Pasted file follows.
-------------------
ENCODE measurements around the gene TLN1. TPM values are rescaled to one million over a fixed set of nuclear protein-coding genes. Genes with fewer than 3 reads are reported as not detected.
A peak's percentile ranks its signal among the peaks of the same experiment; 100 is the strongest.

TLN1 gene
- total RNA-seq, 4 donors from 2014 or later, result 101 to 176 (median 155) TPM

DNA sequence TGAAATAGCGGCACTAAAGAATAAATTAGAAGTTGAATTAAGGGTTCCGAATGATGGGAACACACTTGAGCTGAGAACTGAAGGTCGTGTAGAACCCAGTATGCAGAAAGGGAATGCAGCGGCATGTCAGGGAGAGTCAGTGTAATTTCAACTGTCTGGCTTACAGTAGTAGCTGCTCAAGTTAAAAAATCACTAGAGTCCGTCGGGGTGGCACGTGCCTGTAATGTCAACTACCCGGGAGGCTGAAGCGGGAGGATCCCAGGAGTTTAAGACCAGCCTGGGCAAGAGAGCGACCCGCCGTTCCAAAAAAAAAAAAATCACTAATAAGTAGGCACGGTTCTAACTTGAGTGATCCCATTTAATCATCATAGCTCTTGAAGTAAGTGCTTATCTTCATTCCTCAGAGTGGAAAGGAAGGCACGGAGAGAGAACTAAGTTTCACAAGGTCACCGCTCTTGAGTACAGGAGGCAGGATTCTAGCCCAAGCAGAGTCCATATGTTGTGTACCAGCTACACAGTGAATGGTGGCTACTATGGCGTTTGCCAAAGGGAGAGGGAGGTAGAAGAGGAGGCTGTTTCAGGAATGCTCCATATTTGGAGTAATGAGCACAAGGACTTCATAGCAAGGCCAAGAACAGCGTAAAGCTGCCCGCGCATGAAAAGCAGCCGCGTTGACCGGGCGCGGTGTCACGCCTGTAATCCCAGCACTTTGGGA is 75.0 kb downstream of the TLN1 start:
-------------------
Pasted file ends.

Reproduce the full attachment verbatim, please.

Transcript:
ENCODE measurements around the gene TLN1. TPM values are rescaled to one million over a fixed set of nuclear protein-coding genes. Genes with fewer than 3 reads are reported as not detected.
A peak's percentile ranks its signal among the peaks of the same experiment; 100 is the strongest.

TLN1 gene
- total RNA-seq, 4 donors from 2014 or later, result 101 to 176 (median 155) TPM

DNA sequence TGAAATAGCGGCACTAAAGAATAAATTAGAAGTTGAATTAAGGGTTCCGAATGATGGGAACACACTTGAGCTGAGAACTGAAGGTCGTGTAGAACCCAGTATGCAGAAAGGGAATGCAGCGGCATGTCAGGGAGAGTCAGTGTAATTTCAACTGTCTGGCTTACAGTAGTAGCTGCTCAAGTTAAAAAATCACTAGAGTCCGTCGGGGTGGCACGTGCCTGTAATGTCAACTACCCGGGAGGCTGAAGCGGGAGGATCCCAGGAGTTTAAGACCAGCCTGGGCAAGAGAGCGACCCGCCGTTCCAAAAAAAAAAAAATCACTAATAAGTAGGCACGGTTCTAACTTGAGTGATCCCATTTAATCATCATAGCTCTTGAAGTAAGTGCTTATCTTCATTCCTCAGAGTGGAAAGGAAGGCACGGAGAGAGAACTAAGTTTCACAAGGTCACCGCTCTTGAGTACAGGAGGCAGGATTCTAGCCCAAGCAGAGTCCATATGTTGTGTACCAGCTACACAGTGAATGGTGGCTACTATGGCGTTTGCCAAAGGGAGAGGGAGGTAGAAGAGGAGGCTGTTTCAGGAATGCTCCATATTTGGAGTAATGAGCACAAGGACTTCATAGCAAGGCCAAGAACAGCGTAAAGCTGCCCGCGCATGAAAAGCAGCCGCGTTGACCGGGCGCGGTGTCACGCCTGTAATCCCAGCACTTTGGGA is 75.0 kb downstream of the TLN1 start: